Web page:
The longtime campus cop, widely lambasted for not entering Marjory Stoneman Douglas High during the massacre that killed 17 people, made his first public statement on Monday, saying he did not storm the halls looking for the shooter because he initially did not believe that gunfire was happening inside the building. Peterson said his actions during the Valentine's Day massacre "were appropriate under the circumstances." In a statement released by his lawyer, Peterson said he "heard gunshots but believed those gunshots were originating from outside of the buildings on the school campus," according to the release. "BSO trains its officers that in the event of outdoor gunfire one is to seek cover and assess the situation in order to communicate what one observes with other law enforcement." read more
In Singapore, the death penalty is mandatory for drug trafficking offenses. And President Trump loves it. He's been telling friends for months that the country's policy to execute drug traffickers is the reason its drug consumption rates are so low. "He says that a lot," said a source who's spoken to Trump at length about the subject. "He says, 'When I ask the prime minister of Singapore do they have a drug problem [the prime minister replies,] 'No. Death penalty'." read more
Treasury Secretary Steven Mnuchin on Thursday called on Congress to look into issues related to gun violence less than 24 hours after 17 people were killed in a school shooting in Florida. "I will say, personally, I think the gun violence -- it's a tragedy what we've seen yesterday, and I urge Congress to look at these issues," Mnuchin said at a House Ways and Means Committee hearing. Mnuchin's comments were notable, because he was the first senior Trump administration official to call for a congressional review after the massacre. read more
The U.S. official in charge of protecting American elections from hacking says the Russians successfully penetrated the voter registration rolls of several U.S. states prior to the 2016 presidential election. In an exclusive interview with NBC News, Jeanette Manfra, the head of cybersecurity at the Department of Homeland Security, said she couldn't talk about classified information publicly, but in 2016, "We saw a targeting of 21 states and an exceptionally small number of them were actually successfully penetrated." read more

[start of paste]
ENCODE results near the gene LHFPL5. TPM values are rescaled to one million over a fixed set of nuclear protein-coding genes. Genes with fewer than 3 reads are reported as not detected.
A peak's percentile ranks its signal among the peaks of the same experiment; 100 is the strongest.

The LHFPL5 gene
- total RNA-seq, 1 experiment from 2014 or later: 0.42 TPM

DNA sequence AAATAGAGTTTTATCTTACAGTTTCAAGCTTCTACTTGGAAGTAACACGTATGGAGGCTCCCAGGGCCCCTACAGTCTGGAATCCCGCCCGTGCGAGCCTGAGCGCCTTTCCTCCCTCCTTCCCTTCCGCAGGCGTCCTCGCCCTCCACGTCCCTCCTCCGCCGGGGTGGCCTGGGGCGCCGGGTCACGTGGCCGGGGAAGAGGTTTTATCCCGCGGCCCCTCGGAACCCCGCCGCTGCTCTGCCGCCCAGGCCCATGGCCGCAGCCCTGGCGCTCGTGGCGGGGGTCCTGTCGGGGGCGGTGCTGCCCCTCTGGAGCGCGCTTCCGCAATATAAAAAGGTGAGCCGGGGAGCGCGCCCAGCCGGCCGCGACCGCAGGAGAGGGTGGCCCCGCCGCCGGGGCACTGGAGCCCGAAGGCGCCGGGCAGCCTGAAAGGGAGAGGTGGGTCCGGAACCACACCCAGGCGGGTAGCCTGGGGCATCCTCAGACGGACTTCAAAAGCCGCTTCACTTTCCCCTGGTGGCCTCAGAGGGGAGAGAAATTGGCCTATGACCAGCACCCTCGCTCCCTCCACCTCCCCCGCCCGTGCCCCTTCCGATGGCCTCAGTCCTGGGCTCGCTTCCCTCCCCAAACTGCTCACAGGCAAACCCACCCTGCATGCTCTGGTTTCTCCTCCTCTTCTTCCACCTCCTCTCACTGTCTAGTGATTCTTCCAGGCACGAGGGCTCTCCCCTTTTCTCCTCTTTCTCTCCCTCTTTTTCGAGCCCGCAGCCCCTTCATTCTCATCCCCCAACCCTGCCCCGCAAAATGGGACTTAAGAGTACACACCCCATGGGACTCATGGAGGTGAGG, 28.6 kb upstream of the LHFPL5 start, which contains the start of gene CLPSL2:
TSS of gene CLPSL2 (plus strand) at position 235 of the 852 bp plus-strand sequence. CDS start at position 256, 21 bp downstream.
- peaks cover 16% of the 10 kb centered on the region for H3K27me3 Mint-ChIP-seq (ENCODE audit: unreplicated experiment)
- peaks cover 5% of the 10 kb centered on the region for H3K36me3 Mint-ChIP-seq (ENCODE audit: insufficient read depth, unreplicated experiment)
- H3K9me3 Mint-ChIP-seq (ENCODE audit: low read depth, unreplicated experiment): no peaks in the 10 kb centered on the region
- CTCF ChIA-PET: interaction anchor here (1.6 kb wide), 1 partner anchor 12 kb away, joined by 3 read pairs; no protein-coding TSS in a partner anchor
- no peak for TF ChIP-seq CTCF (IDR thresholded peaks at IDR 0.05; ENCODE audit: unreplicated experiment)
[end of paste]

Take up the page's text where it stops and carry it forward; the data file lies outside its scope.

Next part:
While Texas is most often associated with fossil fuels and conservative politics, it's also earning a reputation as a leader in renewable energy integration. For years, Texas has led the United States in installed wind capacity, thanks to a $7 billion investment in transmission lines linking windy West Texas to load centers the state approved back in 2007. Since then, the state has seen sustained growth in wind energy with few integration issues to speak of. The Texas grid, operated by the Electric Reliability Council of Texas (ERCOT), has seen sustained levels of wind energy penetration above 40 percent for hours at a time without significant issues. But of course, the wind isn't always blowing hard enough to cover 40 percent of Texas' electricity needs. What really matters is the amount of energy renewables provide over the entire year. That's what's so remarkable about the numbers that have been coming out of Texas in recent years.